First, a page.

Similarly, the prosecution stalled in handing over thousands of discovery documents regarding the State Department’s reaction to WikiLeaks’ releases, and only did so when Lind finally forced their hands.
But how can Lind fairly adjudicate a trial that has already been ruled on by her superior officers? In April 2011, President Obama, Commander-in-Chief of the Armed Forces whom all inferior officers answer to, decreed that Bradley Manning “broke the law“. Echoing his commanding officer in March 2012, General Martin Dempsey, Chairman of the Joint Chiefs of Staff, said that Manning “did violate the law“.
Dempsey and the President should take note: it is unlawful command influence and a direct violation of the Uniform Code of Military Justice for either of them to have declared Bradley Manning guilty before trial. Both officials may say their comments were off-hand, but the message has been clearly sent to the judge, Col. Denise Lind — to rule in favor of Bradley Manning is to contradict your commanding officers.
So throughout these lengthy pretrial proceedings, PFC Manning’s due process rights have been deprived or infringed upon in many ways. But even before the process began, we knew that the rule of law was not being applied evenly. Instead, it’s aggressive persecution for the conscientious soldier and leniency or full immunity for officials in power.
Look at the treatment given to the war criminals that Manning exposed.
None of those revealed in the Collateral Murder video to have killed innocent Iraqi civilians and their rescuers have been prosecuted. None of the soldiers who handcuffed and summarily executed an Iraqi family, including women and toddlers, are on trial. Those who have been caught committing mass atrocities have been given light punishment, if any. Staff Sergeant Calvin Gibbs, ringleader of the “Kill Team” in Afghanistan that murdered unarmed civilians and took their body parts as souvenirs is in prison, but is eligible for parole in less than 10 years. Marine Staff Sergeant Frank Wuterich, who ordered the 2005 Haditha massacre that killed 24 innocent Iraqis (including children), got no jail time at all. None of the Marines who carried out the killings were even prosecuted.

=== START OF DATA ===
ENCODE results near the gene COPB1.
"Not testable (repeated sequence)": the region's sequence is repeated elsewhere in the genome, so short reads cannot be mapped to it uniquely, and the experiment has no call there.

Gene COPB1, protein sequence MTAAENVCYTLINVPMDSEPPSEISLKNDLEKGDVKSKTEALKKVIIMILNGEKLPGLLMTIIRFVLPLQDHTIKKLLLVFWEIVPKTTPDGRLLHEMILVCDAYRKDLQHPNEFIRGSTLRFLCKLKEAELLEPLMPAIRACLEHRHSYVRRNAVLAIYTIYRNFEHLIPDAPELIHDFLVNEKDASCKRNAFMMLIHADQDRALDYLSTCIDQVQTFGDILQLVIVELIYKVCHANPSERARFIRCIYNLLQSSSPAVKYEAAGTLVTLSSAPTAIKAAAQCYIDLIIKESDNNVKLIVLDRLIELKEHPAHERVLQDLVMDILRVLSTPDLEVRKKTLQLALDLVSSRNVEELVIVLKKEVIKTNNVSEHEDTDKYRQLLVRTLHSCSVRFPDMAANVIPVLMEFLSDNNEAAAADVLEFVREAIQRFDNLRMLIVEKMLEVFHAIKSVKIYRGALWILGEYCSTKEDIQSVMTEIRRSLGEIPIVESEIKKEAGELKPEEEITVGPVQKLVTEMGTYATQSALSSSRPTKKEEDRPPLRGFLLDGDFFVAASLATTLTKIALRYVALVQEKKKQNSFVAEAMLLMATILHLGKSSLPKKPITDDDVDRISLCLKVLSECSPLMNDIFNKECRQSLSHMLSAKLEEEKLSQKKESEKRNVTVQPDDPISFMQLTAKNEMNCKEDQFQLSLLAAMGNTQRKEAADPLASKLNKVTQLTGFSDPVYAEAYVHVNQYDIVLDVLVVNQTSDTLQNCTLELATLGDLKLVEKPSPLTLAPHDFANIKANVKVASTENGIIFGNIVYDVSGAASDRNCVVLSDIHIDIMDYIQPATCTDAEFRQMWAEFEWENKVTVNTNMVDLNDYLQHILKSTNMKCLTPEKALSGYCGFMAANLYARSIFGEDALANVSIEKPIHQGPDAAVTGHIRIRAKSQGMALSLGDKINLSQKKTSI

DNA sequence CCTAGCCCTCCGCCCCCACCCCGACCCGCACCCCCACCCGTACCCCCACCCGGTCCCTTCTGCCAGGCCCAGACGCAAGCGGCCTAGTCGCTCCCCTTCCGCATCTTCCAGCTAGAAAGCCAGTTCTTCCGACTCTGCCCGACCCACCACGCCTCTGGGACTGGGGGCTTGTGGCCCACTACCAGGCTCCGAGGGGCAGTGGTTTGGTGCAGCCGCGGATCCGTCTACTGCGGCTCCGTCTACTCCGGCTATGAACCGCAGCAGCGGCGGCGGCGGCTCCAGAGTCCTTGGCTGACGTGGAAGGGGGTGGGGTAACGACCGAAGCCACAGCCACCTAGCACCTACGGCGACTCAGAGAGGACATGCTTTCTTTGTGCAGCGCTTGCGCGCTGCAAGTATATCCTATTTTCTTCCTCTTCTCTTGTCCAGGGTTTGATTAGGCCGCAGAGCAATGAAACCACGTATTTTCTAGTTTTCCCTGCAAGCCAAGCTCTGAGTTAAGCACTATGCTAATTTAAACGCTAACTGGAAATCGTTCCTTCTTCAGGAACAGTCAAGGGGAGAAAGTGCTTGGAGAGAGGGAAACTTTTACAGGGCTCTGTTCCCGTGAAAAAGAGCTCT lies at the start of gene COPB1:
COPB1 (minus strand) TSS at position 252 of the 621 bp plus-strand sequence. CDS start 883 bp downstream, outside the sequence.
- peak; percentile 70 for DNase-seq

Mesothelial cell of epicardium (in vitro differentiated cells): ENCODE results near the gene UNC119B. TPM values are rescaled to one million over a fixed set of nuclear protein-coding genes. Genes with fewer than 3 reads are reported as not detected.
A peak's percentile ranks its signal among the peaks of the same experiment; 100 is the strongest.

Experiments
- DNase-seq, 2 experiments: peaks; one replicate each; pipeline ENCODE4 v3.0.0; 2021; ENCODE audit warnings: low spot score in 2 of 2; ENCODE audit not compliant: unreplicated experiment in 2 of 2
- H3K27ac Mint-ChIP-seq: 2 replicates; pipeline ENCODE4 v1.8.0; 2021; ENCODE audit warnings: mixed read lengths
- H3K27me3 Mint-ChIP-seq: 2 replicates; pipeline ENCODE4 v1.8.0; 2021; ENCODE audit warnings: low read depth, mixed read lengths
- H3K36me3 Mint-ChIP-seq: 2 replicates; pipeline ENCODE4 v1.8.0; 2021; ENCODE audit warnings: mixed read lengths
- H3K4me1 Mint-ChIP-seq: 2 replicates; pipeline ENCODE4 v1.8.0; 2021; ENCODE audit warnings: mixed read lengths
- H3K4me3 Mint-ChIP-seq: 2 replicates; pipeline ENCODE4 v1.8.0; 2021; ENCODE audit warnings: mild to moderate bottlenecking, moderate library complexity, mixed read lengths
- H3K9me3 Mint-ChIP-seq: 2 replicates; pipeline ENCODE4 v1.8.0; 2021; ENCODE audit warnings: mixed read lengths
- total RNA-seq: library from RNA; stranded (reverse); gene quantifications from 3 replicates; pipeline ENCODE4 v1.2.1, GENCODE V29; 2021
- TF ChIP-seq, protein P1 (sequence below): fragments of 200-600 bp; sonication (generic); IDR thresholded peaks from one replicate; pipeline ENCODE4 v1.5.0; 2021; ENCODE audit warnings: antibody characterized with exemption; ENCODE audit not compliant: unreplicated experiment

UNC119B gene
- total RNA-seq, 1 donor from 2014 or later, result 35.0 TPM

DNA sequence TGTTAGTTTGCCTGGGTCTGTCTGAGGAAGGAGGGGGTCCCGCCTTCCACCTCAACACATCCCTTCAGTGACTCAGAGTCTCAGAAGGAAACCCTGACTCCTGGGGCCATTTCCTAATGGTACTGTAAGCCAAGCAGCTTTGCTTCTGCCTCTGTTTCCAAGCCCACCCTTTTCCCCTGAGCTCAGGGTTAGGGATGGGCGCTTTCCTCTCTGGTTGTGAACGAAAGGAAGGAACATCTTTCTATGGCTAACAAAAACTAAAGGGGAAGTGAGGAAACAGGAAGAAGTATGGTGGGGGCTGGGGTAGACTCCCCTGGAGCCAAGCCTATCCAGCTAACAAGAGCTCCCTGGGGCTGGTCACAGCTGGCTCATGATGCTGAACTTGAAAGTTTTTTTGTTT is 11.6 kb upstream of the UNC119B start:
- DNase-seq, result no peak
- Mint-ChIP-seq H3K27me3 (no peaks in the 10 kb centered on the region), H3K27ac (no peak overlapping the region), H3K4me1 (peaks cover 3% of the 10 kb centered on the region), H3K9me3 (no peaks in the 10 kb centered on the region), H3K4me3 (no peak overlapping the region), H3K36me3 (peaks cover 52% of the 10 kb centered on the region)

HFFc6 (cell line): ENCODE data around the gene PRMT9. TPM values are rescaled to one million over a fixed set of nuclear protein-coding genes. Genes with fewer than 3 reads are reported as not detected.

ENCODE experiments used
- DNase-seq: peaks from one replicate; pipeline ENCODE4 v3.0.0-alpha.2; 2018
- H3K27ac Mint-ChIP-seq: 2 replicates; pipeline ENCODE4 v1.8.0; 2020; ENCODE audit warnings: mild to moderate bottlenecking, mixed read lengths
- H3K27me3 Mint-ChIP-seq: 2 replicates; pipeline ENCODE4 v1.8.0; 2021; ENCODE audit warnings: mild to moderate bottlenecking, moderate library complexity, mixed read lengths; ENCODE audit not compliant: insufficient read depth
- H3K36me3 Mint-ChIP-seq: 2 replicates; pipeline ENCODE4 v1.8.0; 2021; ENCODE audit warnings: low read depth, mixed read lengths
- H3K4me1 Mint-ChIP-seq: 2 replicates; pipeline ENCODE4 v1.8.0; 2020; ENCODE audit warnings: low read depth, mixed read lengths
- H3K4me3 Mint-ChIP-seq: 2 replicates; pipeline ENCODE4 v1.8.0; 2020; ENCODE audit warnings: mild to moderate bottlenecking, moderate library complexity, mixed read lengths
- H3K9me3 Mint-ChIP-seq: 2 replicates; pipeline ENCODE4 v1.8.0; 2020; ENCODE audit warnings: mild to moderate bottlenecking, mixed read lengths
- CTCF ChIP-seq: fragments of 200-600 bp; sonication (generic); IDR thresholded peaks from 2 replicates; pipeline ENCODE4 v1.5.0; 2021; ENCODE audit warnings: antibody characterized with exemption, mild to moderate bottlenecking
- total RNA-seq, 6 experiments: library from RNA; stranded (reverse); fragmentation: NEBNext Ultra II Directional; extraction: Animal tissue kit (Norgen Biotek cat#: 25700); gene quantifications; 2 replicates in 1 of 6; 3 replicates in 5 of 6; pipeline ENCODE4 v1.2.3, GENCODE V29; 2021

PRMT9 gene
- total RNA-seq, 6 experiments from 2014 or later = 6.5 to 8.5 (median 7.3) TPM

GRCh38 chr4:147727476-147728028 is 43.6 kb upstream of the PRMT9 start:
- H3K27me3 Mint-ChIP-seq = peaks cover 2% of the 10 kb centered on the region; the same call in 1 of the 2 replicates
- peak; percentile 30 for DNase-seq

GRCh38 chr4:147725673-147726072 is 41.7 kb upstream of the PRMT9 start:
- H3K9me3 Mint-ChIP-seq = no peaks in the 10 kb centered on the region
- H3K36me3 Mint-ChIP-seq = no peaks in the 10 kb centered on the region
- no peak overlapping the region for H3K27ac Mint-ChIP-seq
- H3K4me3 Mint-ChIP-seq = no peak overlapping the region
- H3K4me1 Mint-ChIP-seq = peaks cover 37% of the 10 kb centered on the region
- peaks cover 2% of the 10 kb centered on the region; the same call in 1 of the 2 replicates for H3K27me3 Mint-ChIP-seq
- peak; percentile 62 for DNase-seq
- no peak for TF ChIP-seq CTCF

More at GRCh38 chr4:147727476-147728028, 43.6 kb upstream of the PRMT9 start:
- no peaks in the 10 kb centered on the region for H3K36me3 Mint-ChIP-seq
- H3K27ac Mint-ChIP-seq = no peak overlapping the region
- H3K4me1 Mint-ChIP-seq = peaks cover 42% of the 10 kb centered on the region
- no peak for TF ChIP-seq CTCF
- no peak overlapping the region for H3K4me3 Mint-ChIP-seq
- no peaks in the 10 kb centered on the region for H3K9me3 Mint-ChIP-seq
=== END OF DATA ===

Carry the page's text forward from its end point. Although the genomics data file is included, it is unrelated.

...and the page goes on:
Several more WikiLeaks revelations uncovered criminal acts. Hillary Clinton ordered US officials to spy on members of the UN. US officials covered up child abuse by Afghan contractors. The former president of Yemen took credit for attacks in his own country carried out by the United States. None of them face trial.
So much for the rule of law that Bradley Manning’s critics tout so widely. Those who commit war crimes get leniency or a welcome-home golf tournament; those who expose war crimes face life in prison without parole, and solitary confinement before trial to boot.
I’ve neglected this blog due to my increased and still increasing role with the Bradley Manning Support Network, and you can still find all of my recent writing at BradleyManning.org. But I want to collect my Bradley Manning coverage from this summer all in one place. Below are hearing reports, a few articles, and radio interviews. I’ll continue to add pieces to this recap in the coming days.
Incompetence or deception? Two years of evasions by the prosecution: “There is more secrecy surrounding the U.S. military’s ongoing prosecution of PFC Bradley Manning than the much-criticized Guantanamo Bay trials.. The hearings aren’t closed-door sessions, but more insidiously, they include no public records, no transcripts, and no public motions from the government. They provide so little media access that the Center for Constitutional Rights and several media organizations are suing the military for more transparency. The lawsuit follows protests from acoalition of media figures who say that they have been blocked from accessing even basic information about the trial.”
Debates, discussions, and reforms: “WikiLeaks immediately upended journalism as we knew it, filling newspapers with more revelations than editors knew what to do with, more scoops in a year than most journalists get in a lifetime, and more source documents than American journalists had ever had access to before. WikiLeaks blew holes in the wall of U.S. secrecy, and the world is better for it. As Julian Assange turns 41 in political limbo in Europe, and as Bradley Manning nears 800 days in jail without a court martial, we remember how much good WikiLeaks’ releases have done.”
Aiding the public is not “aiding the enemy”: “The prosecution contends that Manning can be charged with “aiding the enemy” if he merely knew that a third party, and in this case America’s enemies, could access information he released online. But Coombs argues, as the ACLU has argued, that this is wildly overbroad, leaving any information a soldier posted online vulnerable to this type of prosecution.”